The committee interviewed all eight applicants. A panel of Career Center staff members conducted mock interviews to help students prepare. As always, the students impressed the committee with their strong interviews, making the selection process highly competitive. This year’s five recipients found exciting and impressive internships and represented the Department of Political Science and the University well.

Liz Hill honored the finalists and alternates with a celebratory dinner at Lolita Restaurant in Tremont that included Ms. Hill’s parents. The event capped the fourth year of this inspired program, which has broadened the experiences and aspirations of our students and has had an immeasurable impact on the department and university.

The 2011 Wellman Hill Political Science Internship Grants Winners and Alternates



  • John Drennan (International Institute for Strategic Studies, Washington, DC)
  • Daniel Griffith (West Roxbury Division of the Boston Municipal Court, Boston, MA)
  • David Holcomb (The Federal Reserve Bank of Cleveland, Cleveland, OH)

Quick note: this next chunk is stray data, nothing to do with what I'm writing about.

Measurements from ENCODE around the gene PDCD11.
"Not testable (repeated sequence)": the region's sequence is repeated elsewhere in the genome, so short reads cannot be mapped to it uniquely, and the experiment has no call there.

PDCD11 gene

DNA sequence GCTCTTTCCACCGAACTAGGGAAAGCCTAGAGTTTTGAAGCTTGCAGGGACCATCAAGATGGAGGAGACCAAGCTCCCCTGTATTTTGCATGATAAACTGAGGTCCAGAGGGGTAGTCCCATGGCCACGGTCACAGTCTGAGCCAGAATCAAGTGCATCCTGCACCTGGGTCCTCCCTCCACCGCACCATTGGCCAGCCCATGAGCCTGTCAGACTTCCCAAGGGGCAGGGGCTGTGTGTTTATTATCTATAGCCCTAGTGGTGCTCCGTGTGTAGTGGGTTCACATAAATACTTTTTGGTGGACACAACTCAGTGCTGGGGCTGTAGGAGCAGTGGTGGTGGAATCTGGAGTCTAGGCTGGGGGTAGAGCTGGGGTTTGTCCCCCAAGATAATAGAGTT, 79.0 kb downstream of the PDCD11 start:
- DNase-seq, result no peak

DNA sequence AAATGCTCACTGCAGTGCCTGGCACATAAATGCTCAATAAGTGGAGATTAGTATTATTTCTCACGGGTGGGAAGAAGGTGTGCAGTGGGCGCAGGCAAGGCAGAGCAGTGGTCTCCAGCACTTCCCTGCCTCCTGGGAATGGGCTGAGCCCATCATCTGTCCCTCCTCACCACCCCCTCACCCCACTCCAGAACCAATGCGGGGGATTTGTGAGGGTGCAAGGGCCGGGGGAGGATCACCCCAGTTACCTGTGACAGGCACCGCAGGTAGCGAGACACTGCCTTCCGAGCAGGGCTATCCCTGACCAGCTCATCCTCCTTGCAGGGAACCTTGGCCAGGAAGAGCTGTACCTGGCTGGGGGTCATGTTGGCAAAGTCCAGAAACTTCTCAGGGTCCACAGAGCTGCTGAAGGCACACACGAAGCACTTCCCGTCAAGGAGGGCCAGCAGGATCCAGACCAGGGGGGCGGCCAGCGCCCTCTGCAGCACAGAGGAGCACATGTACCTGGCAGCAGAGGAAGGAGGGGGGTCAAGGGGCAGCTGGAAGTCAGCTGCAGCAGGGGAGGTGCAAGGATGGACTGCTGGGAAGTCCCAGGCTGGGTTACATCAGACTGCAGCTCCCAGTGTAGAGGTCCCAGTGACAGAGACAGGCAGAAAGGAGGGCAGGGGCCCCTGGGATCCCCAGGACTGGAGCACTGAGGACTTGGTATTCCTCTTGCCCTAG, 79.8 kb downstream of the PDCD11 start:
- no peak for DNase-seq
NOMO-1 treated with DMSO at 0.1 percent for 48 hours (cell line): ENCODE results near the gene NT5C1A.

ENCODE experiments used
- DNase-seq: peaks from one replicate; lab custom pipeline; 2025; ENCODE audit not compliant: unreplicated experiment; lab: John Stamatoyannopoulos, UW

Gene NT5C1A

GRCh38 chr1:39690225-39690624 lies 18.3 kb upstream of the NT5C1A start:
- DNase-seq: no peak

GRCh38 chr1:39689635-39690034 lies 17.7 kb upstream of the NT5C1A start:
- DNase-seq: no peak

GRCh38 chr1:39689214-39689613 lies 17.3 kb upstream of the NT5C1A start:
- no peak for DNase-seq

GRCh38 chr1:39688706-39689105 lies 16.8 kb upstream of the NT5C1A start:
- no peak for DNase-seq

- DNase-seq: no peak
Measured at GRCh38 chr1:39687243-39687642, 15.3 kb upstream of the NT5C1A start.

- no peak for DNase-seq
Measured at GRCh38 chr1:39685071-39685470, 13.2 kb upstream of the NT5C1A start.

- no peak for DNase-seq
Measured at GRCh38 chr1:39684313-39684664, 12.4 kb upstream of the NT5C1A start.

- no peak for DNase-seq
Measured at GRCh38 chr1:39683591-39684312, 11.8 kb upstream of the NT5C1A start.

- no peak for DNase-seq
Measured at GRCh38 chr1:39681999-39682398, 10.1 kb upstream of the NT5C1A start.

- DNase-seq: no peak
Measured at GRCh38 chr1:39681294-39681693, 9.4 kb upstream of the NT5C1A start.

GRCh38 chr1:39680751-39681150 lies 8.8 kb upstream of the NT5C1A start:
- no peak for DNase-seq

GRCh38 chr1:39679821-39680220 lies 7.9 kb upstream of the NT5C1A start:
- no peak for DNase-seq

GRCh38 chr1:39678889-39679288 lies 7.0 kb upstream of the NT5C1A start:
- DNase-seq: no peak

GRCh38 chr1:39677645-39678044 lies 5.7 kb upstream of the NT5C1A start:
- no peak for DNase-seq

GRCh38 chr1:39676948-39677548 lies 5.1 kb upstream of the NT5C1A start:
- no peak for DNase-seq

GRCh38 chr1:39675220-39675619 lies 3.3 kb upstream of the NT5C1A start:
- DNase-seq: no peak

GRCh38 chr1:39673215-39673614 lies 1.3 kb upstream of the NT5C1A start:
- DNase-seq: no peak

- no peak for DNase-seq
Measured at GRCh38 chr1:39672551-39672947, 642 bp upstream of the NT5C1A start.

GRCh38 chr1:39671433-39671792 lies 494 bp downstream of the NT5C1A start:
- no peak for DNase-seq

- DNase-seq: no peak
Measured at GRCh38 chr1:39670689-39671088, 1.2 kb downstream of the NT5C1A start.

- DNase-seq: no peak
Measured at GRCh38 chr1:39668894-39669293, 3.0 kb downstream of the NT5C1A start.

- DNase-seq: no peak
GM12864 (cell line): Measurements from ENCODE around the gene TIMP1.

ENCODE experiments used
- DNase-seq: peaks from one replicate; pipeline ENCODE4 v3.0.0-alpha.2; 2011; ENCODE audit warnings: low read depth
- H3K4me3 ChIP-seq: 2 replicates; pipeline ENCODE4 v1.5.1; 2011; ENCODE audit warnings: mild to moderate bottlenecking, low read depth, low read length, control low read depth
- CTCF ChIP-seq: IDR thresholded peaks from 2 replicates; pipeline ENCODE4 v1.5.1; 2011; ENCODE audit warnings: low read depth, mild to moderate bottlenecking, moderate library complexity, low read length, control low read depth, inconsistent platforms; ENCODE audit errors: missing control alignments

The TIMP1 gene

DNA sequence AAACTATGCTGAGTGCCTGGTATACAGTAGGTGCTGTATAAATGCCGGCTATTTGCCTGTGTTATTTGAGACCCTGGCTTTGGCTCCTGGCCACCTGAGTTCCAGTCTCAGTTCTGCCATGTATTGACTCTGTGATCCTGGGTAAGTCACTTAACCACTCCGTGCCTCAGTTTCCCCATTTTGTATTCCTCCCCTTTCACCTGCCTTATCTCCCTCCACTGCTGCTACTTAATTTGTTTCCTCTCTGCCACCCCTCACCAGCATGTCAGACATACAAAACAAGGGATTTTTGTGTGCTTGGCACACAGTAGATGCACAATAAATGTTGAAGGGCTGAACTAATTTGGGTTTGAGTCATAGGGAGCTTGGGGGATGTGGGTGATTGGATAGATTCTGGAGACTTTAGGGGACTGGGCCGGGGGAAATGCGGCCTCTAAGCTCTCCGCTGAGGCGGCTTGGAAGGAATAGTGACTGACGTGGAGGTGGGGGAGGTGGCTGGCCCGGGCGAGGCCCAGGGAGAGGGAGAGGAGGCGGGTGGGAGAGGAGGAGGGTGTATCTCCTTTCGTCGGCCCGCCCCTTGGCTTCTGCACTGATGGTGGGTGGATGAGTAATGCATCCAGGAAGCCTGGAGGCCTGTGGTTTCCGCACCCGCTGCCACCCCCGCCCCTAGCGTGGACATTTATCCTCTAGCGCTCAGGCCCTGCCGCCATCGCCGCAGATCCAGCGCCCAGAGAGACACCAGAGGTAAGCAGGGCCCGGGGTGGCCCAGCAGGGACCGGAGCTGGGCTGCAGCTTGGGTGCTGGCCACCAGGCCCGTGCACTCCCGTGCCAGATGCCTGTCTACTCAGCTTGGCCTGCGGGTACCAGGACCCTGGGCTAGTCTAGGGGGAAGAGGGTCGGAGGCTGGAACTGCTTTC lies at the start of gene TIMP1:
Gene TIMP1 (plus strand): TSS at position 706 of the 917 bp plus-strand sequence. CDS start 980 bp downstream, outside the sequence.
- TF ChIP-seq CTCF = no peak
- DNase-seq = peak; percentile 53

• Apurva Kaushik (Misra Law Firm, LLC, for work with the Northeast Ohio Legal Aid Society, Cleveland, OH)
  • Nandini Sharma (Dr. Myron Allukian, President of the American Association of Community Dental Programs, MA)

Alternative Candidates:

  • Erica Brunken
  • T. Nick (Nick) Domitrovic
  • Tiffany Oliver

Reports by Grant Recipients on Their Internship Experiences

John Drennan
Senior POSC Major, Double Majors in ECON and INTL
Internship with International Institute for Strategic Studies
Washington, DC

In the summer of 2011, I used my Wellman Hill Grant to intern with the International Institute for Strategic Studies (IISS) and live in Washington, DC. The Institute itself is a large, London-based think tank with satellites in Washington, DC, Singapore, and Manama, Bahrain; IISS considers itself “the primary source of accurate, objective information on international strategic issues for politicians and diplomats, foreign affairs analysts, international business, economists, the military, defense commentators, journalists, academics and the informed public.”